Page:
Salon sat down with Kevin Mitnick, one of the first hackers in the game, to chat about his philosophy on hacking, his thoughts on Anonymous, and how he ended up going to jail for like a million years for purportedly being able to trigger a nuclear emergency by whistling into a phone. Perhaps most interestingly is his perspective on the early days of hacking:
The funny thing is, when I started hacking, it was a different era. In 1980 I was a senior in high school, and I tried to get into computer-science class. One of the first assignments was to write a program to find the first 100 Fibonacci numbers. I thought it would be cooler to get people’s passwords, so I wrote a program that simulated the computer system at school — when students would sign into the computer, they would actually be talking to my program, pretending to be the computer.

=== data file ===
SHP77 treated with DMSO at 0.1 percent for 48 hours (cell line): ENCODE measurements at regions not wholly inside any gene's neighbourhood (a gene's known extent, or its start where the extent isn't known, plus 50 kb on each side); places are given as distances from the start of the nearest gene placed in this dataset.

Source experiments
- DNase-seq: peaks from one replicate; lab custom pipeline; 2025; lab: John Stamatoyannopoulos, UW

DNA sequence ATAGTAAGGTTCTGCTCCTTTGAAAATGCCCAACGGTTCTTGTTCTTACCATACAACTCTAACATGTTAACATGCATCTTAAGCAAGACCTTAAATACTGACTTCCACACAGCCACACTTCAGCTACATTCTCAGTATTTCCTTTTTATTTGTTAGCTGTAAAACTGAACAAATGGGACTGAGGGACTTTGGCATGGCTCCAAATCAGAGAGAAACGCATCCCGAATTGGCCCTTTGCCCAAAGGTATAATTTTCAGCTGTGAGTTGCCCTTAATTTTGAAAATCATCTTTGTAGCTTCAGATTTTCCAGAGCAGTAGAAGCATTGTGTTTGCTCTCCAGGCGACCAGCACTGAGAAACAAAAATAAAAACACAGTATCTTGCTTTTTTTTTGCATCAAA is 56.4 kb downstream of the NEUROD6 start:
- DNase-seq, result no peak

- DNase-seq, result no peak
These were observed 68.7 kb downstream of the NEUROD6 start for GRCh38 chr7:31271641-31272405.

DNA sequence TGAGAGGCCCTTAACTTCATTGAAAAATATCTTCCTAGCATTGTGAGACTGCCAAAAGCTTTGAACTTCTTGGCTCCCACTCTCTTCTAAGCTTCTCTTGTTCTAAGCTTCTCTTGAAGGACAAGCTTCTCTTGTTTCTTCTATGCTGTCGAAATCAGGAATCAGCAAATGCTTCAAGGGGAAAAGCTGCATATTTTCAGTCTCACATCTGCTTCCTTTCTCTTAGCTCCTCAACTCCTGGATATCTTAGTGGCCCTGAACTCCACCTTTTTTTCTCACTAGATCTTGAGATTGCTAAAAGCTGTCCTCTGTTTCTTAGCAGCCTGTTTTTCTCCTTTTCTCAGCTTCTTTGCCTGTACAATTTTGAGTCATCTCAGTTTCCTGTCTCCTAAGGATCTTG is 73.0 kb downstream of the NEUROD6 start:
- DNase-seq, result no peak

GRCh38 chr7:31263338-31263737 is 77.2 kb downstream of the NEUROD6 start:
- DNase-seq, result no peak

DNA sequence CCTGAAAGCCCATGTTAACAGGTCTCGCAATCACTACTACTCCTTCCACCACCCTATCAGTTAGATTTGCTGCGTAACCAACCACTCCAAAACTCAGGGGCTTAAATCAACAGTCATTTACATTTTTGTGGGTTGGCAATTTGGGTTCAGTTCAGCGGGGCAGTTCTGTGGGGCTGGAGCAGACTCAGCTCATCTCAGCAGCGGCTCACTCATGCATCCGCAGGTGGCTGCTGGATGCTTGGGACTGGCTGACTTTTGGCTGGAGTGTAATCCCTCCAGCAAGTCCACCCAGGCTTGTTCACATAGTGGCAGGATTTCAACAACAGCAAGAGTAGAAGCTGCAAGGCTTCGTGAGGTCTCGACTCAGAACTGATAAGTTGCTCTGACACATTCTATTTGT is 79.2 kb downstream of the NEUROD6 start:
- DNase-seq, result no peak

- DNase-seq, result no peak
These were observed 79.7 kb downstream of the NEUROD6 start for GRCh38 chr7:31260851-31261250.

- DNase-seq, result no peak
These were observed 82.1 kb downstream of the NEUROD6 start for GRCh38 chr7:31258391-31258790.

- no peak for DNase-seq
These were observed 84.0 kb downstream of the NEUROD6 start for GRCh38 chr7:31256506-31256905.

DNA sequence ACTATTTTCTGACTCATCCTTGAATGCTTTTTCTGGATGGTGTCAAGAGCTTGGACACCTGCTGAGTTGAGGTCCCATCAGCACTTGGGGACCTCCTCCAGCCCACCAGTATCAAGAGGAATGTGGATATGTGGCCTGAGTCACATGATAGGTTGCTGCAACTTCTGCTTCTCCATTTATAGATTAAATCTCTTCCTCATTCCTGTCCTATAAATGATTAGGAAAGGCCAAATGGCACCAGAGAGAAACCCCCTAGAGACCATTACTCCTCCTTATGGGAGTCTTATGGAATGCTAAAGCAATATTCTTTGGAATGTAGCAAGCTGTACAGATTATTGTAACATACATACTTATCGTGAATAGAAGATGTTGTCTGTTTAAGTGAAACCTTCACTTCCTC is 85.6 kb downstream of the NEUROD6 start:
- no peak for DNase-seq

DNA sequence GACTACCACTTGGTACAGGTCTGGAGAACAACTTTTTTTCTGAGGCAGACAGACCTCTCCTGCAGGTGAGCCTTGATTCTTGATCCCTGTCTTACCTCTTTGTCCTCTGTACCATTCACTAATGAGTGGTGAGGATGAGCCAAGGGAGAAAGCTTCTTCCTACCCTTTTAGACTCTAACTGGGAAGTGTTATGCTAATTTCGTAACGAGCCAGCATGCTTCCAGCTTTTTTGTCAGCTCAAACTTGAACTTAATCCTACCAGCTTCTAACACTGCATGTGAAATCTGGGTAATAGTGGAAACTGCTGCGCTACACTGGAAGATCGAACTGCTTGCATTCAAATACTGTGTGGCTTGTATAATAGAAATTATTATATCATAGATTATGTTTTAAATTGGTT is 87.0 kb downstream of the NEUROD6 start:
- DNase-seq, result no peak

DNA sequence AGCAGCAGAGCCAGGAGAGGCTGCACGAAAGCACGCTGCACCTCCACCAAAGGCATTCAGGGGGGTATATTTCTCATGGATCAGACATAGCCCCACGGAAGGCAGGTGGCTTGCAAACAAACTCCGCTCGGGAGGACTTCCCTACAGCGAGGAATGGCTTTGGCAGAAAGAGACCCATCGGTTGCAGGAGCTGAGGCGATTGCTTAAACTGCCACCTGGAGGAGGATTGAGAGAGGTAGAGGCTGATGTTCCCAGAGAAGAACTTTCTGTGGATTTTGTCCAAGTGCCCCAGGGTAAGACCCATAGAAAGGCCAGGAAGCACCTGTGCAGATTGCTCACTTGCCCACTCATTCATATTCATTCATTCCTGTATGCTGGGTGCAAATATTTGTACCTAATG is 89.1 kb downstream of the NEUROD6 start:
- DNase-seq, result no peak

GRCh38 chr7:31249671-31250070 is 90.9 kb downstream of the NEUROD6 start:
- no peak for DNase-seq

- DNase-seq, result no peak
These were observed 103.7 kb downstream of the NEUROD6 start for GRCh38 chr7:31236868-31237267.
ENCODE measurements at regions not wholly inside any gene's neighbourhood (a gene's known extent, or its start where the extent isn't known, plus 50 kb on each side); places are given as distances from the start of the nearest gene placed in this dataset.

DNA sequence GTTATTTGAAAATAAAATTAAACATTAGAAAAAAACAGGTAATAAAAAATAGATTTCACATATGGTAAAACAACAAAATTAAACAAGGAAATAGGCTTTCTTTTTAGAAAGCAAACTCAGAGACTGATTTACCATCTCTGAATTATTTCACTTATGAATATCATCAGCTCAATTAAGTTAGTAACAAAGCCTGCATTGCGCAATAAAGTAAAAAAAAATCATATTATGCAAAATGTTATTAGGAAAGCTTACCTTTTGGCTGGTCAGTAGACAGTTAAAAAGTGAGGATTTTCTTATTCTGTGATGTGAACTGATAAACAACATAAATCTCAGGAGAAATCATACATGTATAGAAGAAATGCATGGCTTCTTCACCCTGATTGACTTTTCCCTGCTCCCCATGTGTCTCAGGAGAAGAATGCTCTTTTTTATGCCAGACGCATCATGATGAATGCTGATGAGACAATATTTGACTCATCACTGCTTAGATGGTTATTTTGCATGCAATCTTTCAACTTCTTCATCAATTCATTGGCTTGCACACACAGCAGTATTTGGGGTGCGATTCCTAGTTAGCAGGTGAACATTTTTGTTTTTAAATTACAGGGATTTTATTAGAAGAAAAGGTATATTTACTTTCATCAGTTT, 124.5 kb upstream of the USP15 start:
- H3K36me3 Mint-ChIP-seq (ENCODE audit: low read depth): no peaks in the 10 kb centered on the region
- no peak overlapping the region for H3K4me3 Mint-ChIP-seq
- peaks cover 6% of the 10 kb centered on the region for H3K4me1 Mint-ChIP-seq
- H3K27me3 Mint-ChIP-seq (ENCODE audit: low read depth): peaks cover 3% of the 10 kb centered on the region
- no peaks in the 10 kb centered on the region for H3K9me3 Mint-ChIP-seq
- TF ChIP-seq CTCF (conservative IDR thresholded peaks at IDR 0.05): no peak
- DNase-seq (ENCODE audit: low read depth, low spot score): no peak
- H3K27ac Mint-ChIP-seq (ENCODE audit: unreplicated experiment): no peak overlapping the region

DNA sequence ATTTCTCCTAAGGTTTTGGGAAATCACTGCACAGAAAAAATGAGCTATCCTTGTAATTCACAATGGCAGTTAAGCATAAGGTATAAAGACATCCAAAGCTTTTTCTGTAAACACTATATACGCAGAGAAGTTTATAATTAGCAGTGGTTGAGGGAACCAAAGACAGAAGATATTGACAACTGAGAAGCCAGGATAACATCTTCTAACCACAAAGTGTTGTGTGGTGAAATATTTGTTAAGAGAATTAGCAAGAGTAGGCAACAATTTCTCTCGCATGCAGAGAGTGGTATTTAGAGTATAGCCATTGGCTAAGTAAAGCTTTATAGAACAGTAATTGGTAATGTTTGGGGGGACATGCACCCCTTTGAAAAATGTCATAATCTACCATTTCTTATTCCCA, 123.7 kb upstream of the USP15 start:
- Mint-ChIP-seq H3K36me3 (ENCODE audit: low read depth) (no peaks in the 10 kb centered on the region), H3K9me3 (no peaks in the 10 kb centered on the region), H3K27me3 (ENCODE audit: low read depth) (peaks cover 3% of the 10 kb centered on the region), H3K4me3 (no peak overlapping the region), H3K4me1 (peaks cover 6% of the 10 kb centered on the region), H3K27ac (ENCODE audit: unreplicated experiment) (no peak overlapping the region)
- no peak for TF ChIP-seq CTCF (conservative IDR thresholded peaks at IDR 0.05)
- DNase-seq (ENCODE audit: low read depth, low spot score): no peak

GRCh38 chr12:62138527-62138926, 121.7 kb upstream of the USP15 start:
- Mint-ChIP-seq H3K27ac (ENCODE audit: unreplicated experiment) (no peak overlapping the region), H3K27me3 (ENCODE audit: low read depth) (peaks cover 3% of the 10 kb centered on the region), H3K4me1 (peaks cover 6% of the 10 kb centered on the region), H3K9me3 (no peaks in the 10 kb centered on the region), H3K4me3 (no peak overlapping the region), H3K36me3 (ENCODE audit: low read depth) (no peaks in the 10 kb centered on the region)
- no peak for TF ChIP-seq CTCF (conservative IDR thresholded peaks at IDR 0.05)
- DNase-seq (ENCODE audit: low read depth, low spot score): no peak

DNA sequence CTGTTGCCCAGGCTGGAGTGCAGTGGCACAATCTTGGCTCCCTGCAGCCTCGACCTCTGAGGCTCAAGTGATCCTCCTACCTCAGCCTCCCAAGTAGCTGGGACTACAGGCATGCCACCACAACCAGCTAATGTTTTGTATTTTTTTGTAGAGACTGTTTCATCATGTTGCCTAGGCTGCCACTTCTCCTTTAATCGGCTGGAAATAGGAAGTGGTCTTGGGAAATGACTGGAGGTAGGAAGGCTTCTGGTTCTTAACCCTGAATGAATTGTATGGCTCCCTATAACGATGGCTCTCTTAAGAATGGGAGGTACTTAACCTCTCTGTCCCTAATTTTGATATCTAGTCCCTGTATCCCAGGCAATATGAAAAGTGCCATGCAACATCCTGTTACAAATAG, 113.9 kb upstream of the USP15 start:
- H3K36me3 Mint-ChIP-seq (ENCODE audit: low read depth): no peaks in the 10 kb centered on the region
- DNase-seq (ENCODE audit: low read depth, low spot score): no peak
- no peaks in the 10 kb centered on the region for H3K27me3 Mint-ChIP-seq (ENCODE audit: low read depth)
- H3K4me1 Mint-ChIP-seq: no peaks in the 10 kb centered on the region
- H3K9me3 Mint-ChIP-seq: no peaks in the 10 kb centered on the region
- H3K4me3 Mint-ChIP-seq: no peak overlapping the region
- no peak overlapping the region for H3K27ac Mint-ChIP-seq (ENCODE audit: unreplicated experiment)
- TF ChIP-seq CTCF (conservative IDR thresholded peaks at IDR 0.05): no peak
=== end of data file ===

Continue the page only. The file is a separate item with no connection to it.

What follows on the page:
Because I was monkeying around with this program for so long, I didn’t get the assignment done. So, I showed the teacher my password-stealing program instead, and I actually got an A. He told the class how cool it was. And these were the ethics taught when I was growing up. Hacking was a cool thing, even stealing passwords. That was kind of how I started. Then, of course, the world changed around me.
By “the world changed around me,” Mitnick of course means, “the world realized that me stealing their passwords was not novel and actually sort of terrifying,” but whatever. It’s a good interview, and it definitely reminds us of the movie War Games, where Matthew Broderick plays tic-tac-toe with a computer, thereby saving the world from nuclear destruction.